Your work communication style typically refers to the way you communicate. For example, are you a more direct or indirect communicator? Many organizations use a tool like DiSC or Myers-Briggs or Strengthsfinders to help employees figure out their preferences, and those of their teammates, in the workplace.
While those same principles apply to remote work, when you don’t occupy the same space as your colleagues it’s also important to figure out the actual method you prefer to use for communications.
Ask yourself these questions:
- Do you come across best in person? Have you ever been told you have an “expressive face” or can’t keep a poker face? Are you naturally observant and able to easily pick up on people’s nonverbal mannerisms?
- Are you a phone person? Your brain works best while pacing or doodling (where your communication partner can’t actually see you)? You enjoy talking on the phone in your free time or have a good deal of experience talking on the phone for previous jobs?
- Do you prefer text communications, over email, messenger, or other online programs? Maybe you like having some time to think about what you are going to say before actually saying it. Do you get nervous or self-conscious in face-to-face social situations?
Determining your own strengths and preferences is the first step to being a better team member. Once you have a handle on your own style, learn what style of communicating your team members prefer. Managers should make it a point to facilitate these types of conversations – either through personality tests, team building or other “getting to know you” activities, or even straightforward polls and questionnaires. Michael D. Watkins of HBR also suggests managers “commit to a communication charter,” which will help guide employees on what and how to communicate, when.
If your company hasn’t organized any ice breaker activities or a communication charter, you may need to pay special attention to the methods the rest of your team is using for day-to-day communications. When in doubt, ask. As we’ve written about before, it’s important that you are open and honest when you work in a virtual environment since the potential for miscommunication or crossed wires is high.
For that same reason, be extra careful not to make assumptions, or take text the wrong way. If you are going to assume anything, assume good intent. Look for the innocence in the action before jumping to conclusions. And if you need clarification or want to smooth things over, opt for a quick call or video chat.
Adapting your communication style for virtual work
Without question, working remotely or as part of a virtual team means you’ll be doing much less face-to-face communication and more text or written communications.
Even if you’re someone who feeds off of face-to-face interactions, it doesn’t mean you can’t be just as successful in a virtual environment. Figure out exactly what it is that you like about in-person conversations and try to replicate those feelings whether you are communicating in writing or over the phone. Consider smiling when you’re talking (or typing), having notes or even a short script in front of you for important discussions, or asking more questions since you won’t have any non-verbal cues to respond to.
Some members of your team may have the opposite challenge – in many ways, working remotely is ideal for introverts. With less office noise, they can focus on the tasks at hand and spend more time listening and strategizing. As Oliver Maskell writes for the Quiet Revolution blog, “When it comes to working with others, networking, and communicating, introverts can often take a less conventional approach but one which leads to meaningful business relationships and creative solutions to problems.”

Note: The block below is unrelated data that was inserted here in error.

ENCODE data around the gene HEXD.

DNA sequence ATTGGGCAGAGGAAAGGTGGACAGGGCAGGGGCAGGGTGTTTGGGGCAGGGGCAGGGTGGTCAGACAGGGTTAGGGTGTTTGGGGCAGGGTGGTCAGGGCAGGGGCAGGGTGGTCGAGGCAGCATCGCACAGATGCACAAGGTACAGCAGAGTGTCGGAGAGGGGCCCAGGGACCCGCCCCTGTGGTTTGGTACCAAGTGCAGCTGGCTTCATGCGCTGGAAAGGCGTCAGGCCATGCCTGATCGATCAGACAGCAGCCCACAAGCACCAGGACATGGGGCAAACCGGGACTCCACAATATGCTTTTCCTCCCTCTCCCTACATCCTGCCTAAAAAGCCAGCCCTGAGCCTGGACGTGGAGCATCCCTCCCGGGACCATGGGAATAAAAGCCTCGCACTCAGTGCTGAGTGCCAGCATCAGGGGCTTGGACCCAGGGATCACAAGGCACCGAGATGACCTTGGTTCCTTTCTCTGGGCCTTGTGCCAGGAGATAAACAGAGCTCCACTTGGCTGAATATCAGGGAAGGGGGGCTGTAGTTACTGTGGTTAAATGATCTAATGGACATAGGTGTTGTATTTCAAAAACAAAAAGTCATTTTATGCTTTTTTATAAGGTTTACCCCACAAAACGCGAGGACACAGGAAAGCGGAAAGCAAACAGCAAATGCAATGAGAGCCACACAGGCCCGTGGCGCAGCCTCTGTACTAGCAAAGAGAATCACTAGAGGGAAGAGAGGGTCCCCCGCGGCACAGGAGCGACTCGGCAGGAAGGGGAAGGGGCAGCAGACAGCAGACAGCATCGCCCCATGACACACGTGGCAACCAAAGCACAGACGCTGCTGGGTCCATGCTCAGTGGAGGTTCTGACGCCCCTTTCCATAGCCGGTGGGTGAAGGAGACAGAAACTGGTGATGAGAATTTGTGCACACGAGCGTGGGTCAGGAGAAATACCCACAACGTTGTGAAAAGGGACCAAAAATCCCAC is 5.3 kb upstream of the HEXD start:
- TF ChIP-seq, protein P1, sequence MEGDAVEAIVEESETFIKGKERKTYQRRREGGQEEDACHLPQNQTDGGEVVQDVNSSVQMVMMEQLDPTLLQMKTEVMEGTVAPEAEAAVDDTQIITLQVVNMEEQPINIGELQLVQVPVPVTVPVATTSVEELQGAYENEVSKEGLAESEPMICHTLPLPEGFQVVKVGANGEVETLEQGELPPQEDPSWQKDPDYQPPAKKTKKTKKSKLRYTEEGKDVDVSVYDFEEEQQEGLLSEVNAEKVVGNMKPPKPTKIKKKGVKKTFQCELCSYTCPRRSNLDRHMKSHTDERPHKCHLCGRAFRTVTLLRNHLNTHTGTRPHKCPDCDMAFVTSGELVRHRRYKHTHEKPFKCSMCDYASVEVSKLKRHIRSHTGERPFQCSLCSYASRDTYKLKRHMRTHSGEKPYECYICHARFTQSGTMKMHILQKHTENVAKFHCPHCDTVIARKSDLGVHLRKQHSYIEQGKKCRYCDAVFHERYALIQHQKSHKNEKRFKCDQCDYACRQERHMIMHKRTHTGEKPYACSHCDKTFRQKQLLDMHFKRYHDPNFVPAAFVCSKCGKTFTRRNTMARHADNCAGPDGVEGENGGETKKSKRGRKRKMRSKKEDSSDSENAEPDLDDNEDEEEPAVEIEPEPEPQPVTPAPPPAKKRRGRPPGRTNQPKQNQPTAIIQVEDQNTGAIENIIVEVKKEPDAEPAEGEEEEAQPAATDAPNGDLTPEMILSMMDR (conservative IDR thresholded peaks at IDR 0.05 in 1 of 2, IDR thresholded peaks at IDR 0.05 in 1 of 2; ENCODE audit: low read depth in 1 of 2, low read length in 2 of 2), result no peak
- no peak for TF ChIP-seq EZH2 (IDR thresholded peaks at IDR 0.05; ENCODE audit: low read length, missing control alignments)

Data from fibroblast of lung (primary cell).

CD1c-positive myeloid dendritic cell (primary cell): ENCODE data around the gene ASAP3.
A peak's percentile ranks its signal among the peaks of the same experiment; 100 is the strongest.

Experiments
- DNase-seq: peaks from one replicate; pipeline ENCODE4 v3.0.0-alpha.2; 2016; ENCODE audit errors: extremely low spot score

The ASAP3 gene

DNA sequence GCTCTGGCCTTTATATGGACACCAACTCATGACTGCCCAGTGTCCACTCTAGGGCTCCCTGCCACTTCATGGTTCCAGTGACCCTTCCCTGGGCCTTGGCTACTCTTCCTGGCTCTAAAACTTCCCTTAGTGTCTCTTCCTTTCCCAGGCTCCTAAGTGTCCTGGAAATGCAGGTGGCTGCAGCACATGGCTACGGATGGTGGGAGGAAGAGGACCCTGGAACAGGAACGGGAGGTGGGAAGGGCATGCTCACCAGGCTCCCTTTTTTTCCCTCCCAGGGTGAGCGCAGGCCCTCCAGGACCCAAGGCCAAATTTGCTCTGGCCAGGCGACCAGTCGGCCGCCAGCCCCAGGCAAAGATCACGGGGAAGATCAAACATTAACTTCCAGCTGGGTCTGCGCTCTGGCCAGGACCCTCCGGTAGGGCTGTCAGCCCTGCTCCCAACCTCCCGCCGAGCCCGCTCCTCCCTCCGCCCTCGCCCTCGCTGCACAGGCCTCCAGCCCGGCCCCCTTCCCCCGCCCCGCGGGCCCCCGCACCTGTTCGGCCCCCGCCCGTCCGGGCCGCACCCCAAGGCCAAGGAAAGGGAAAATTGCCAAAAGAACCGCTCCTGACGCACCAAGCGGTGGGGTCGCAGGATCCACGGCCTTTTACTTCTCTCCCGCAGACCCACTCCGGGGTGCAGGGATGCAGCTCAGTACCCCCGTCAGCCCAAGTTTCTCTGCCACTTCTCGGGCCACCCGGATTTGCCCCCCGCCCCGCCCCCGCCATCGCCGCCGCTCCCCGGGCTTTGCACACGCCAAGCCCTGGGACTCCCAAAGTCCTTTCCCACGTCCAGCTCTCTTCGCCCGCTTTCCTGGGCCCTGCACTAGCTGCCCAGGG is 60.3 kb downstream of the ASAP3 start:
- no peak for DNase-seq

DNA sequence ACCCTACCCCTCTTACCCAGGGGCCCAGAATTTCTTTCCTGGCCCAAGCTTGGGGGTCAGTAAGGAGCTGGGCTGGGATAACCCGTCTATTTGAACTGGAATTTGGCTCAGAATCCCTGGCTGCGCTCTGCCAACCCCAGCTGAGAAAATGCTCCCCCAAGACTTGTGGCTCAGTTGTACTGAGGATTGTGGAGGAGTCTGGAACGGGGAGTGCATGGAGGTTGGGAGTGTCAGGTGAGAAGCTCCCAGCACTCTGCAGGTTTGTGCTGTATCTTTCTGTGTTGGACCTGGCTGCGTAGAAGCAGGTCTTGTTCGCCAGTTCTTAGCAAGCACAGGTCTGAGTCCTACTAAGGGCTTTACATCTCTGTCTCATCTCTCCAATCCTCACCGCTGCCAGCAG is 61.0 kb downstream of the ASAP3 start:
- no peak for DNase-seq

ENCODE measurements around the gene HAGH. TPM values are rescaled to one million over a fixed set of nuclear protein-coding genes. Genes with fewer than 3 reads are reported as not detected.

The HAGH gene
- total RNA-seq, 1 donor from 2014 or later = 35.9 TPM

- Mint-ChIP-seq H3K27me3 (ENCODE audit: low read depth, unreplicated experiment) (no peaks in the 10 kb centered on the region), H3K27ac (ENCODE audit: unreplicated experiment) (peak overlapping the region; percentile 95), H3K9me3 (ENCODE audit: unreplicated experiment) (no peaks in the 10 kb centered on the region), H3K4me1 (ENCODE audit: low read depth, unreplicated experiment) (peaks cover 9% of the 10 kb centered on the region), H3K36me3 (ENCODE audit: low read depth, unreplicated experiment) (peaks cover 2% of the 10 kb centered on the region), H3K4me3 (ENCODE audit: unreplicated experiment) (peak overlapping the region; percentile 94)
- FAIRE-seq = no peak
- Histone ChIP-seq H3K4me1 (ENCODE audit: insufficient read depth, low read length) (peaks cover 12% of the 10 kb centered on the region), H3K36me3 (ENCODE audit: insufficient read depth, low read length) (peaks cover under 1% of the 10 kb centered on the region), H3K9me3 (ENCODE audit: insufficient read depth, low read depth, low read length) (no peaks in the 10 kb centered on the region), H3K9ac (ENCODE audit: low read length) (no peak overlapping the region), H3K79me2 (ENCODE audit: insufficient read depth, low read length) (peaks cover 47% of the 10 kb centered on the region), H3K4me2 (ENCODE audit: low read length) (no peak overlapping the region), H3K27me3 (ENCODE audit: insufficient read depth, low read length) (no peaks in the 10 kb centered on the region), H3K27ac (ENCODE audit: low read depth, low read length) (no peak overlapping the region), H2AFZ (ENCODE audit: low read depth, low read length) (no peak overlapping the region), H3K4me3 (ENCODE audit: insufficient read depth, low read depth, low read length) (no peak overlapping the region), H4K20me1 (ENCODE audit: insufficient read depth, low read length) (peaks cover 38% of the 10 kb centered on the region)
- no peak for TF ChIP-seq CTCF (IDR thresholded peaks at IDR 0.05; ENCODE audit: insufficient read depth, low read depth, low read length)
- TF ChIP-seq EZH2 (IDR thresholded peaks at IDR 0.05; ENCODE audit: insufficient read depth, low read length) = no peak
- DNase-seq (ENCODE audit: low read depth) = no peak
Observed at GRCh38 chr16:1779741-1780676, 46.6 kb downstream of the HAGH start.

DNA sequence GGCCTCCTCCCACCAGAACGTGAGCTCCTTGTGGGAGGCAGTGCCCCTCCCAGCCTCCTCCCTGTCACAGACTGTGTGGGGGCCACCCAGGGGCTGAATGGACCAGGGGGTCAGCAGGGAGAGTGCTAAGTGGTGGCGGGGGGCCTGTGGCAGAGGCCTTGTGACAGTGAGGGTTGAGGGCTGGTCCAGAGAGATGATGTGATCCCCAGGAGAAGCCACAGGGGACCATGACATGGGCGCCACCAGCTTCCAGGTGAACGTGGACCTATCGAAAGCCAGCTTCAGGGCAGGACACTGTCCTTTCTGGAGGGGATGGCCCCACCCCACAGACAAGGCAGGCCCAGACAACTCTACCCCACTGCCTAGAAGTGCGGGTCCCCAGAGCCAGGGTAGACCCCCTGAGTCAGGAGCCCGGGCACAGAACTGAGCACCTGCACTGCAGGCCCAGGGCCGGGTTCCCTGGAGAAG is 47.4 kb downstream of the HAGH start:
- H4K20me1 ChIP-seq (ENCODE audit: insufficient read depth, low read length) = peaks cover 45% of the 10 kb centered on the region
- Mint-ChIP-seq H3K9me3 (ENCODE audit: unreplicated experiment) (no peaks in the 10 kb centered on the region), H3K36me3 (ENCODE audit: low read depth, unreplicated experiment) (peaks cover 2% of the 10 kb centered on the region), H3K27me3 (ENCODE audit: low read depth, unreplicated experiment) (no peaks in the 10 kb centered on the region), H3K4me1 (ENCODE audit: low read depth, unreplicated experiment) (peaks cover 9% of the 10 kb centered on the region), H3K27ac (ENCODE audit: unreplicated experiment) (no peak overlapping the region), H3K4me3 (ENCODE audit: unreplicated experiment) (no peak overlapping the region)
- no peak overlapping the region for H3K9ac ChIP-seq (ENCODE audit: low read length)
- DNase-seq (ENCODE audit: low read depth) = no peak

But introverted employees can still find themselves overwhelmed in meetings or struggling to make their presence known, even on a remote team. Managers should make a point to proactively include introverts in group discussions, or give pre-meeting assignments so everyone has time to develop responses and contribute during the conversation. Introverts themselves should try to check in with coworkers every day (whether by email, messenger, etc.) and find ways to get recognized without being the loudest voice in the virtual room.
Looking for a communication method that everyone can get on board with? Video is the best of all worlds – social folks get their face time in, online communicators can use the message box when they don’t feel comfortable speaking out loud, and phone people can rest assured that their voice will be heard. Additionally, video chat is great for informal communications, which are key in helping remote team members feel connected and supported. There are plenty of ways to incorporate video to help your team get to know each other on a personal level, including virtual happy hours, team lunches, contests, games, and more. Luckily there are several great options for video chat technology available no matter your company size or budget – Slack, Join.me, Zoom, and Google are just a few.
Communication, remote work, and trust
When it comes to communicating with your virtual team remember this, from the Society of Industrial and Organizational Psychology: “At the core of nearly every model of knowledge dissemination within virtual teams is trust in other members.” Simply put: Your team wants to feel like they can trust you, and vice versa. Don’t let miscommunication derail what could otherwise be one of the most productive, effective teams you’ll ever be a part of – distance aside.
Have you ever had to change your communication style for work? For those of you who already work on a virtual team, what has your biggest communication challenge been? Anything that’s helped your team communicate more effectively from afar? Let us know in the comments!